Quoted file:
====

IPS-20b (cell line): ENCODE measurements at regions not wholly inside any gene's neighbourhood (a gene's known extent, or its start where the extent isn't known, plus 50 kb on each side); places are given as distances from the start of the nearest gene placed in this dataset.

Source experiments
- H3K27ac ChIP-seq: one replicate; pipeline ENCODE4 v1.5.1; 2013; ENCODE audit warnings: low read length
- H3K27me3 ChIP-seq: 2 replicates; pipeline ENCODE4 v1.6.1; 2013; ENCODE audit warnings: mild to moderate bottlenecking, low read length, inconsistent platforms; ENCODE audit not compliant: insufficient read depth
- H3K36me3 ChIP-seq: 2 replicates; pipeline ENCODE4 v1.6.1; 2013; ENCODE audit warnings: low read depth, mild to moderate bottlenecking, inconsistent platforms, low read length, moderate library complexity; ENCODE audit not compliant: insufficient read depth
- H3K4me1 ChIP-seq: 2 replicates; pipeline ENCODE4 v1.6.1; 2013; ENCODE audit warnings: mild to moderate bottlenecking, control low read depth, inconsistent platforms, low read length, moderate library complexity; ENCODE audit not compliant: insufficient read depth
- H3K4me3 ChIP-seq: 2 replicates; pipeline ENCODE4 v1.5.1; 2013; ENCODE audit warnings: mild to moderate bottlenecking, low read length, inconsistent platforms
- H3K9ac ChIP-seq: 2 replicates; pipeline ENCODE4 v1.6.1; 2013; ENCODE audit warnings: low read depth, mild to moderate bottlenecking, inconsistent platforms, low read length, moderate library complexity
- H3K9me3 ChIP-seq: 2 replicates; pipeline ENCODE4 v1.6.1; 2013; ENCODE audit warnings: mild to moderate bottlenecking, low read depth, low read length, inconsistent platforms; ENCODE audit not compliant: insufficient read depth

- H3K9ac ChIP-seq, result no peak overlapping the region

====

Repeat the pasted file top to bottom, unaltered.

IPS-20b (cell line): ENCODE measurements at regions not wholly inside any gene's neighbourhood (a gene's known extent, or its start where the extent isn't known, plus 50 kb on each side); places are given as distances from the start of the nearest gene placed in this dataset.

Source experiments
- H3K27ac ChIP-seq: one replicate; pipeline ENCODE4 v1.5.1; 2013; ENCODE audit warnings: low read length
- H3K27me3 ChIP-seq: 2 replicates; pipeline ENCODE4 v1.6.1; 2013; ENCODE audit warnings: mild to moderate bottlenecking, low read length, inconsistent platforms; ENCODE audit not compliant: insufficient read depth
- H3K36me3 ChIP-seq: 2 replicates; pipeline ENCODE4 v1.6.1; 2013; ENCODE audit warnings: low read depth, mild to moderate bottlenecking, inconsistent platforms, low read length, moderate library complexity; ENCODE audit not compliant: insufficient read depth
- H3K4me1 ChIP-seq: 2 replicates; pipeline ENCODE4 v1.6.1; 2013; ENCODE audit warnings: mild to moderate bottlenecking, control low read depth, inconsistent platforms, low read length, moderate library complexity; ENCODE audit not compliant: insufficient read depth
- H3K4me3 ChIP-seq: 2 replicates; pipeline ENCODE4 v1.5.1; 2013; ENCODE audit warnings: mild to moderate bottlenecking, low read length, inconsistent platforms
- H3K9ac ChIP-seq: 2 replicates; pipeline ENCODE4 v1.6.1; 2013; ENCODE audit warnings: low read depth, mild to moderate bottlenecking, inconsistent platforms, low read length, moderate library complexity
- H3K9me3 ChIP-seq: 2 replicates; pipeline ENCODE4 v1.6.1; 2013; ENCODE audit warnings: mild to moderate bottlenecking, low read depth, low read length, inconsistent platforms; ENCODE audit not compliant: insufficient read depth

- H3K9ac ChIP-seq, result no peak overlapping the region